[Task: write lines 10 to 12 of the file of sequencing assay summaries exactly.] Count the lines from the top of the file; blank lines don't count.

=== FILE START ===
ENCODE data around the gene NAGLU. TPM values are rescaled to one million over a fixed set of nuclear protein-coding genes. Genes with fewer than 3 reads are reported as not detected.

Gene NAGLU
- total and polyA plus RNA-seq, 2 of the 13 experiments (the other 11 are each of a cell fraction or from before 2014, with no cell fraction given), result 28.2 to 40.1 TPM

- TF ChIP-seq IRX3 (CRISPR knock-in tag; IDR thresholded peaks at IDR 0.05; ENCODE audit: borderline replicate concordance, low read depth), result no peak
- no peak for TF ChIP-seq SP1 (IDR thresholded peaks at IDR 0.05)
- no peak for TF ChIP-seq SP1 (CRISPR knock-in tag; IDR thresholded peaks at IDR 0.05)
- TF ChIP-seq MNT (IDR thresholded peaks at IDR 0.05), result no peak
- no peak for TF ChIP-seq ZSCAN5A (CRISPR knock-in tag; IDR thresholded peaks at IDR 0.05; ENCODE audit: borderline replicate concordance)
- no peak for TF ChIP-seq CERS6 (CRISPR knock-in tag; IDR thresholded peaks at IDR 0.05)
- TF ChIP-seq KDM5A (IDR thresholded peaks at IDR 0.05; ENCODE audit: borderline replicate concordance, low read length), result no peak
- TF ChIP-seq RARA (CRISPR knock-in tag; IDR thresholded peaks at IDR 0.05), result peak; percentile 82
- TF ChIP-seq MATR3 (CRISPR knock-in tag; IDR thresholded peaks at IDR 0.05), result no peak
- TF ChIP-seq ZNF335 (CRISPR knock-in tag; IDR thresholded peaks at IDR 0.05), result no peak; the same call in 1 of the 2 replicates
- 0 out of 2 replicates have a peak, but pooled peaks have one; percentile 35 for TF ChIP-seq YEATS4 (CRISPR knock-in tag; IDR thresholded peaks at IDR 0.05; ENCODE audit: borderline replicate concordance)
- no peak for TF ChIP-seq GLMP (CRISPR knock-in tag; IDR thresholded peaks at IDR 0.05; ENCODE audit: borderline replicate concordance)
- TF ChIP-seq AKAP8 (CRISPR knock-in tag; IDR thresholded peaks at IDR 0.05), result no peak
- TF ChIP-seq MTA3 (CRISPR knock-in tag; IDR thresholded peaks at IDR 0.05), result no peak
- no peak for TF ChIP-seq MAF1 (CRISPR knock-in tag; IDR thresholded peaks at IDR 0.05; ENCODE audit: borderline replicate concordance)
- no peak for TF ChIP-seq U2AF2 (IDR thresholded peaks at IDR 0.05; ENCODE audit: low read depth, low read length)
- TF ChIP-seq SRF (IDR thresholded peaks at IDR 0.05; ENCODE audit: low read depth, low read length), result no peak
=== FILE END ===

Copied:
- TF ChIP-seq KDM5A (IDR thresholded peaks at IDR 0.05; ENCODE audit: borderline replicate concordance, low read length), result no peak
- TF ChIP-seq RARA (CRISPR knock-in tag; IDR thresholded peaks at IDR 0.05), result peak; percentile 82
- TF ChIP-seq MATR3 (CRISPR knock-in tag; IDR thresholded peaks at IDR 0.05), result no peak